In a news item, you tell someone what happened, plain and simple. He, or she (who), did this (what), here (where), at this time (when), because of this (why), in this way (how).
Easy-Peasy, don’t you think? Could do it in my sleep and so could you.
Now transfer these stringent cut and dried non-fiction principles directly into fiction writing. No longer Easy-Peasy. Trust me. While it’s necessary to tell a piece of news, it’s essential to show a work of fiction. The fiction reader needs to ‘see’ the characters and ‘watch’ what they do. In addition, the characters themselves must have been provided with definite reasons to do what it is they do.
Lengthy expositions of information will not keep readers interested. I know this because going over some of the long, drawn out information dumps in my own early attempts at fiction soon had my eyes glazing over and my fingers itching to rapidly turn the page. Not to necessarily find out what happened next, more to find out when something actually would happen, period.
Need further proof? It never failed, even the dog would fall asleep soon after I started to read a story of mine out loud.
So what’s the best way to accomplish all of this necessary, no vital, showing to keep readers happily, and swiftly, turning pages? As I’ve finally learned, dialogue sprinkled with action engages the reader and keeps them reading. Not knock down drag out shoot ‘em up action either. Unless, of course that fits the tone of the story. More subtle happenings within the dialogue will suffice. A mannerism or inflection in tone. Movement from one place to another.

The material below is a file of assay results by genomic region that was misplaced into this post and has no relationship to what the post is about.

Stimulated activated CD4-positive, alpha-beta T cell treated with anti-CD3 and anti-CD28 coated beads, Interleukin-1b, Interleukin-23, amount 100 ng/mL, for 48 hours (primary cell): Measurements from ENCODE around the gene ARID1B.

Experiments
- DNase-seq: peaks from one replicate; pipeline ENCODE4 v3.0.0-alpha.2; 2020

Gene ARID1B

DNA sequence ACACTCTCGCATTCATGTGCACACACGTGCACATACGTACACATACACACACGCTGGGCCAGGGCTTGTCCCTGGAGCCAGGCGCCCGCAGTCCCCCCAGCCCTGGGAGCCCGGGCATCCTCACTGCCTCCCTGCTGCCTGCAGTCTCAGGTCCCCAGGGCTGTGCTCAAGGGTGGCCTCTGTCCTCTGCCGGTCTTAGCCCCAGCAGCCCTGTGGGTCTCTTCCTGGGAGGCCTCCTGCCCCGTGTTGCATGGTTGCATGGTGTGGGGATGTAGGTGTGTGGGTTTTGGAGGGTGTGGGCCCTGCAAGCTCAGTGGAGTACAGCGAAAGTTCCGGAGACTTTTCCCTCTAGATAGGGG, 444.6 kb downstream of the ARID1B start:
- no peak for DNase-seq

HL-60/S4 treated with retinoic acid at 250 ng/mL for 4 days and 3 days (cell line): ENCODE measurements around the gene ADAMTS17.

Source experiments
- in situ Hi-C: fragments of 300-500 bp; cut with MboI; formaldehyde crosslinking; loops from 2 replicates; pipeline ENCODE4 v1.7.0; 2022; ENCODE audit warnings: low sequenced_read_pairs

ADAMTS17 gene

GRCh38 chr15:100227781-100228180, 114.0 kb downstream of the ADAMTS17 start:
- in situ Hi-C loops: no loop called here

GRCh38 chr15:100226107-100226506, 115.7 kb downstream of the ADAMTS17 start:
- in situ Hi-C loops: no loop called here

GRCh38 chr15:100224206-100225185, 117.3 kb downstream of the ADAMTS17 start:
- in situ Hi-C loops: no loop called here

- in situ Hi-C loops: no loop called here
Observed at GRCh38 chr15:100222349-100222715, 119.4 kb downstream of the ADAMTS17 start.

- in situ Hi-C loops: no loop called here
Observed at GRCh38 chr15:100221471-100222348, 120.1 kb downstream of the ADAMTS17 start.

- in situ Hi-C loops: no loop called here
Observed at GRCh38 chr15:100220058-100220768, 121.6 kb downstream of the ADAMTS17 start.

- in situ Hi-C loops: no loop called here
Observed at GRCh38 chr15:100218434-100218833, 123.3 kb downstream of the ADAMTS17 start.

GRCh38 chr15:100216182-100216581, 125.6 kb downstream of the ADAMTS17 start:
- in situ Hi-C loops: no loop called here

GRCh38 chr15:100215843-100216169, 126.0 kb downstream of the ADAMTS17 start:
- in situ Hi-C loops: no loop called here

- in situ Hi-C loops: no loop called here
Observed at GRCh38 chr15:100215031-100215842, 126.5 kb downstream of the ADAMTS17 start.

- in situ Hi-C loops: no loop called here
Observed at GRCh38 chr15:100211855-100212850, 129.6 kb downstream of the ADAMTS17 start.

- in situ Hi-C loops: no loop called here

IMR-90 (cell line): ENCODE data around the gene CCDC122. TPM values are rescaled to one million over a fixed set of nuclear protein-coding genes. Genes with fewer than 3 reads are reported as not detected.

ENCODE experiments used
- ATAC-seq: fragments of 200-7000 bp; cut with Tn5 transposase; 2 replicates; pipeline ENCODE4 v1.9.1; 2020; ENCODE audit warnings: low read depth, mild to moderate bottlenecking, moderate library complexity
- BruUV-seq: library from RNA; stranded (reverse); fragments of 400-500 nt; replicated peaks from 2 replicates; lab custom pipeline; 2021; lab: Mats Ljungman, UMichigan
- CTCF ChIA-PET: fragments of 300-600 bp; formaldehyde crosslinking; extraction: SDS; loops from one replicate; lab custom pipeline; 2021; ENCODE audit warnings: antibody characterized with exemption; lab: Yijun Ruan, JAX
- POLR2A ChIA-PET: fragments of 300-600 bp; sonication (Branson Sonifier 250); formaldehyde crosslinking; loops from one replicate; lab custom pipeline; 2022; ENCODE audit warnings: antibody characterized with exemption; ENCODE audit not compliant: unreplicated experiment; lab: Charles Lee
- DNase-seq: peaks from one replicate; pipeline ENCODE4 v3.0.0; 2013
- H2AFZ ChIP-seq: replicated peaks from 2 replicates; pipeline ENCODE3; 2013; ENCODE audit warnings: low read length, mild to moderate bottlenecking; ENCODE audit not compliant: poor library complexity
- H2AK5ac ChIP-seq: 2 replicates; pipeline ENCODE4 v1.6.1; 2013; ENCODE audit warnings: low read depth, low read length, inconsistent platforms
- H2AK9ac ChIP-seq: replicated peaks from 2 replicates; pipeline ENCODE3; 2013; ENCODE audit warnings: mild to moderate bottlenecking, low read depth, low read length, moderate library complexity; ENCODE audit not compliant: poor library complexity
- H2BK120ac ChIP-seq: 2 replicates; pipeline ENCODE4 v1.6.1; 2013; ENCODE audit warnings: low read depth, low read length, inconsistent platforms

A case in point is a scene from my soon to be finished work in progress, Bound by Duty. The first draft of one section was a long, drawn out yawner that needed major revision.
Vince rolled up his sleeves, blew out a sharp breath, and sat forward at his desk. Like it or not, this was going to be one hell of a long night. Same as usual when the details of an unsolved case stuck in his craw. The accident reconstruction geeks took their own sweet time to file a report. He couldn’t begin to count the number of times he’d reached for the phone to call them then pulled back.
Why frustrate myself more than I already am?
No sense calling to speed them up. They’d probably relegate his case to the bottom on the stack just for spite.
Don’t focus on what you don’t know, concentrate on what you do.
He opened the file folder that contained a variety of photos from the crash site. One car in the ditch of a rarely traveled country road is burned beyond recognition. Body inside suffered a similar fate. So what did he have? What did that leave him with? Their victim driving around an area he may or may not be familiar with, got lost or disoriented and crashed his car into the ditch after which it immediately burst into flames.
Chin down, he massaged tense fingers across his forehead. None of which made any damned sense. Don’t focus on what you don’t know, concentrate on what you do.
Out of the way crash site, ignited vehicle, body inside. The three pieces of evidence, the only three pieces of evidence, kept running through his mind like some kind of macabre carousel. Crash site, vehicle, body. Pretty much summed it up, but something just simply did not add up. What the hell am I missing?
He slammed the file folder closed and gave it a sideways shove to skitter across his desk with a flap and a flutter. Until it finally came to a stop beside a pile of many more just like it.